Deep Bay/Bowser RDN director Bill Veenhof presents Qualicum First Nation chief Michael Recalma with a gift last month after naming Recalma his alternate director — the first time a First Nation chief joined the regional district.

Regional District of Nanaimo considers hiring a First Nations liaison

"The days are gone when we can just reach out to First Nations people — we have to put our money where our mouth is" — Sue Powell

Regional district directors voted to establish a new position at the RDN — a First Nation liaison — who will focus on relationships and

intergovernmental affairs.

Money to fund the position would come from exisiting budget funds and will not affect the 2015 RDN budget, said CAO Paul Thorkelsson.

The motion was passed at Tuesday night’s RDN committee of the whole meeting and still needs to be ratified at the next regular board meeting.

The idea was first brought forward by Deep Bay/Bowser representative Bill Veenhof, who suggested the

“currently funded long range

planning position, recently vacated by Lisa Bhopalsingh, be filled as soon as possible with a focus and priority as First Nation liaison.”

Bhopalsingh was the RDN’s long range planner, who recently stepped down. Thorkelsson said Bhopalsingh, who had work experience and a personal

interest in First

Nations relations, worked on First

Nations projects “off the side of the desk.”

With Bhopalsingh’s departure, Veenhof was hoping to “prioritize” First Nations relations in the long range planner’s work plan.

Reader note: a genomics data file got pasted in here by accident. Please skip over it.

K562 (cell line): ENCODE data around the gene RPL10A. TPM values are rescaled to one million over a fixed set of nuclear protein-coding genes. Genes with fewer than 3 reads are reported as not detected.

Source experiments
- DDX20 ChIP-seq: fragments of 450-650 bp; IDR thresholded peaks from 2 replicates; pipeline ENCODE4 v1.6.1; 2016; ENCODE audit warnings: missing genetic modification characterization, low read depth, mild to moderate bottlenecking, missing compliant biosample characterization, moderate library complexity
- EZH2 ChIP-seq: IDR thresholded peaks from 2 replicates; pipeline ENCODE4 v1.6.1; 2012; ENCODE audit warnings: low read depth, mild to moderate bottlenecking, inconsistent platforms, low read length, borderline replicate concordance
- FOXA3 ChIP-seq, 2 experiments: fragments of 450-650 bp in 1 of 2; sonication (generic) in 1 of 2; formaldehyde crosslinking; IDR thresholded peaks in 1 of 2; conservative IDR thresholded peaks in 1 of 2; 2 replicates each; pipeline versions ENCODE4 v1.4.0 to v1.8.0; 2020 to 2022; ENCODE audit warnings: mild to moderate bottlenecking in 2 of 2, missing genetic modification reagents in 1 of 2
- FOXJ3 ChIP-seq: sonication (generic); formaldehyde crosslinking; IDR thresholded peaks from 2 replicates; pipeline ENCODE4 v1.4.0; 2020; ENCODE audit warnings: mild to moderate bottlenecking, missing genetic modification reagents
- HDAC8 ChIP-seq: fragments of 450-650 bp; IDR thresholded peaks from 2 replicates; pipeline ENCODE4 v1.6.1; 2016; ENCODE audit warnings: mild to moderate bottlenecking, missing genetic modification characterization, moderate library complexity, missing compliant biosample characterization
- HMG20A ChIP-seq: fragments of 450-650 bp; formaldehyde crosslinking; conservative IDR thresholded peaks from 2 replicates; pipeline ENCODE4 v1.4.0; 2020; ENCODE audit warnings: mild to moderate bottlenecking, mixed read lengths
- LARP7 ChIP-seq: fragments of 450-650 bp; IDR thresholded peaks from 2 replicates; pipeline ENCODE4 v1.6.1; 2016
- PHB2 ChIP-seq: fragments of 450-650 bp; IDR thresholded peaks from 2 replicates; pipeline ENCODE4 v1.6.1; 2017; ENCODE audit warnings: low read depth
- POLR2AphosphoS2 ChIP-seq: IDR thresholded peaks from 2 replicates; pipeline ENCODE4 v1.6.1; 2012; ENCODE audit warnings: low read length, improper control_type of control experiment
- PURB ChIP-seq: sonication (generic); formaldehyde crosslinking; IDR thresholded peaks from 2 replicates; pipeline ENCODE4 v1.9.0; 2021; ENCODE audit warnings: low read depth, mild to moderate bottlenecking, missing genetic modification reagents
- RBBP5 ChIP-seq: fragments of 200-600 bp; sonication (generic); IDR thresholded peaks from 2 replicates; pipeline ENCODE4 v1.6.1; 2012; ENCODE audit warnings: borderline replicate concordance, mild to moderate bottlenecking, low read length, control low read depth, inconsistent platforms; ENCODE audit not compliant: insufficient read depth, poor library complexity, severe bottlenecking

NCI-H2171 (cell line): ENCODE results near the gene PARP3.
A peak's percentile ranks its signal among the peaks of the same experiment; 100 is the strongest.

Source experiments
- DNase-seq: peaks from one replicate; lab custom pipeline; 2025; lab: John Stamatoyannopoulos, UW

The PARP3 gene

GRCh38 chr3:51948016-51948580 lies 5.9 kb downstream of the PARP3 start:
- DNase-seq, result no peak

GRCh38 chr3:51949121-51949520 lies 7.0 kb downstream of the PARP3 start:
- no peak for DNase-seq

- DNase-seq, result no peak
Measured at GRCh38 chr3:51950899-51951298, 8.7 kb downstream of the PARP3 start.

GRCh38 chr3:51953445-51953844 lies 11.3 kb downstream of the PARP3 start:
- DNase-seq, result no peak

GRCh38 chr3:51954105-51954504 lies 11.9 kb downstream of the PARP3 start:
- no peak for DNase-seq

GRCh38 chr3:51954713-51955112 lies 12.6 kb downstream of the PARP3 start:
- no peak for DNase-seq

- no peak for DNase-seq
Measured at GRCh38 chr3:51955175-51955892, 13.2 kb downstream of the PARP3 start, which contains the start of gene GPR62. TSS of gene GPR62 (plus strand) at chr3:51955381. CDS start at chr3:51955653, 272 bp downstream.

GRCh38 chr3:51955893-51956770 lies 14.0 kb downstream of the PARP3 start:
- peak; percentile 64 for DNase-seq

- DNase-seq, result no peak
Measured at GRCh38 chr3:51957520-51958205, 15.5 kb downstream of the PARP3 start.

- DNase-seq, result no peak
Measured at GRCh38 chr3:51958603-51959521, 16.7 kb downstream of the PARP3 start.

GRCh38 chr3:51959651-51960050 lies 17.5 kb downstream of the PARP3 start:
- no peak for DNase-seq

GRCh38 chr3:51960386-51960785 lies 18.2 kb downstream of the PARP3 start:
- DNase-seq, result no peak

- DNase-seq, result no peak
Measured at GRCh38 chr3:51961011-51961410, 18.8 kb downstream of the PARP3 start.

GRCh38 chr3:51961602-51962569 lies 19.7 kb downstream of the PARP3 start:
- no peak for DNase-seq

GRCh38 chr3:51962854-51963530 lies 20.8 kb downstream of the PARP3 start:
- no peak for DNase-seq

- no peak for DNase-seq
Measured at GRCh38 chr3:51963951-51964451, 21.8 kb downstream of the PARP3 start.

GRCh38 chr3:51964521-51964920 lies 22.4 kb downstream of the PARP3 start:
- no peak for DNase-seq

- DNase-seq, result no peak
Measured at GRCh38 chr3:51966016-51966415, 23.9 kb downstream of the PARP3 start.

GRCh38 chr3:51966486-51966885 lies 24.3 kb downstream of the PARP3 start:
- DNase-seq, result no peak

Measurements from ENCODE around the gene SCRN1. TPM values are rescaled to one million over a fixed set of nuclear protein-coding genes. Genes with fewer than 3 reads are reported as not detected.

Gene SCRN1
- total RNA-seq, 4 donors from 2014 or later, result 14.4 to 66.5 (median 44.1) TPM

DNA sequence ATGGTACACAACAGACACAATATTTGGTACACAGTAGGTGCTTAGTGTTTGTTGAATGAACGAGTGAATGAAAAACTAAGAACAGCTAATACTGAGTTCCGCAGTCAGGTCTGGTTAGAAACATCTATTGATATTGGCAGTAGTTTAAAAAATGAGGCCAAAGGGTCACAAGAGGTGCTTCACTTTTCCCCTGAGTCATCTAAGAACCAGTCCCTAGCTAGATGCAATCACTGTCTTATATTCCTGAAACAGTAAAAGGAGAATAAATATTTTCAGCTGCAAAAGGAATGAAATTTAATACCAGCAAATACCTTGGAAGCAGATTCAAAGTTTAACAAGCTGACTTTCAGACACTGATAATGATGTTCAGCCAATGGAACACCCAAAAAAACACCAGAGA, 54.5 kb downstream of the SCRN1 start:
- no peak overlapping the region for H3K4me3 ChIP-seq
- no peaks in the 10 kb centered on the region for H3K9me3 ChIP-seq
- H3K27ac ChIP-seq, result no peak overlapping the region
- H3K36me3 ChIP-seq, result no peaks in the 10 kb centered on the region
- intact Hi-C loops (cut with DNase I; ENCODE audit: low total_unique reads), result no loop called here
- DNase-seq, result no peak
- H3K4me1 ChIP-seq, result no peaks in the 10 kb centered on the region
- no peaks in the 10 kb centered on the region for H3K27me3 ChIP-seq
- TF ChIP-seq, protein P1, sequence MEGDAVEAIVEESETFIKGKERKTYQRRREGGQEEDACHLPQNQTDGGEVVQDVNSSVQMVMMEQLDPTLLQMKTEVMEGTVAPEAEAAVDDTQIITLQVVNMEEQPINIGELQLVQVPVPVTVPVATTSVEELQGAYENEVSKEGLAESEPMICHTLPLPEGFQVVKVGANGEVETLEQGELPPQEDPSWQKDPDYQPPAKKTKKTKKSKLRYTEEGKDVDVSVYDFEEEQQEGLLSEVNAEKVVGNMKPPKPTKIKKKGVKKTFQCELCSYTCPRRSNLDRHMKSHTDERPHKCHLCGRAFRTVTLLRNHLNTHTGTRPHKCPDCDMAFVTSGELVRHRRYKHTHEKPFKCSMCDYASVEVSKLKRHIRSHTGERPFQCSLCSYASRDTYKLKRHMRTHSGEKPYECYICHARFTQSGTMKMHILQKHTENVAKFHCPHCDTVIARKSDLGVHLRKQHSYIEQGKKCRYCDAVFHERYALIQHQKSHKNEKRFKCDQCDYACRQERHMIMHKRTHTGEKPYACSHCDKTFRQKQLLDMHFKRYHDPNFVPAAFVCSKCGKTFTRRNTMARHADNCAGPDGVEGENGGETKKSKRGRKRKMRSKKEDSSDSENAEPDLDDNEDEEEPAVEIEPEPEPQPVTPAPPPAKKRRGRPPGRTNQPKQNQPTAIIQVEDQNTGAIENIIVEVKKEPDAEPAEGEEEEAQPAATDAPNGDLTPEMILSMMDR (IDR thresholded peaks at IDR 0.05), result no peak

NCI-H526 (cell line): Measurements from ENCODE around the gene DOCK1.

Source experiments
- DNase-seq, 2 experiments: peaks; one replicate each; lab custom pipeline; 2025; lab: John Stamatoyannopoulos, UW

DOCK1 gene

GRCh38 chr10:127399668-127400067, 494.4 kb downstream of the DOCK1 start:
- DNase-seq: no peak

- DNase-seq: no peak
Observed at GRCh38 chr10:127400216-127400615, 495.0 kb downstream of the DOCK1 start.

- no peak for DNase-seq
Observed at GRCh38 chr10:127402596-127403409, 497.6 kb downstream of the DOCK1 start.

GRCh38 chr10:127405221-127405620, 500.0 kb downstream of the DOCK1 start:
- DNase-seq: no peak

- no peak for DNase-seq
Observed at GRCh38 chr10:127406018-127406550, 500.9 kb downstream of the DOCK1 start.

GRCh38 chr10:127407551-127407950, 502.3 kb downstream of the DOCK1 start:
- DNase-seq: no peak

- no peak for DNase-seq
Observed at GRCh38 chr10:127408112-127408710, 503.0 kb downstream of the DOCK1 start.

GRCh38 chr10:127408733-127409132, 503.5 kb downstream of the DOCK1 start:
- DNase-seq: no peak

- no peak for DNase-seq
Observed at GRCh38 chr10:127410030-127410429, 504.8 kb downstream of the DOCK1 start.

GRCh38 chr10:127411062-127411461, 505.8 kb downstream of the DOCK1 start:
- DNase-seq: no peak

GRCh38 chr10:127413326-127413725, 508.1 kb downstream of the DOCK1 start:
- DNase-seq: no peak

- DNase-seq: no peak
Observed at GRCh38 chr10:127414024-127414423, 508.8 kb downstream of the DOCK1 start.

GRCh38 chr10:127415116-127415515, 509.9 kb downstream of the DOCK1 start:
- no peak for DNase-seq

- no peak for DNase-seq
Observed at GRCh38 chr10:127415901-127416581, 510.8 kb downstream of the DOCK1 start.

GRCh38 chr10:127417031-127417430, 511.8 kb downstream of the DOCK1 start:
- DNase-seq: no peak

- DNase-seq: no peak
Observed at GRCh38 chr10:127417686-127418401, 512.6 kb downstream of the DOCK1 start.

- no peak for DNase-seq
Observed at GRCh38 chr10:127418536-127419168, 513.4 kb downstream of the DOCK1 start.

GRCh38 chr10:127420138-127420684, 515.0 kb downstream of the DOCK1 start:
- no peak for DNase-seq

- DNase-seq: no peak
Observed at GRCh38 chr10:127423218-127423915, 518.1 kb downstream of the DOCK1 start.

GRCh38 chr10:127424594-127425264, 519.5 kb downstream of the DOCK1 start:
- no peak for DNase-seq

“We as a board have set high

expectations about our desire and willingness to have collaboration and dialog with the First Nations communities that are embedded within the RDN,” said Veenhof, who

recently named Qualicum First Nation chief Michael Recalma his alternate

director.

“The trouble with that is long range planning

positions are paid by taxes collected to fund long range planning services, not to fund First Nations liaison

positions,” said Thorkelsson.

Thorkelsson suggested creating a part-time position instead, but warned “I’m not 100 per cent sure there’s a full-time position purely in intergovernmental, or specifically First Nations, relations.”

Veenhof’s original motion was

defeated, but it started a dialog about creating a new position of First Nations liaison.

Parksville Coun. Sue Powell, sitting in for Mayor Marc Lefebvre, said she supports the creation of a part-time position.

“The days are gone when we can just reach out to First Nations people — we have to put our money where our mouth is,” said Powell. “There have been recent court decisions regarding treaty rights and economic development. It would be beneficial for the RDN and other municipalities to have someone reach out because there are all kinds of things happening on First Nations territory right now.”

But Nanaimo Coun. Jerry Hong said “a First Nations liaison is important to me but I’m not at the point where I’m interested in hiring new staff … I think we need to get our budget under control for the next five years.”

Nanaimo mayor Bill McKay echoed Hong’s comments.

McKay estimated a part-time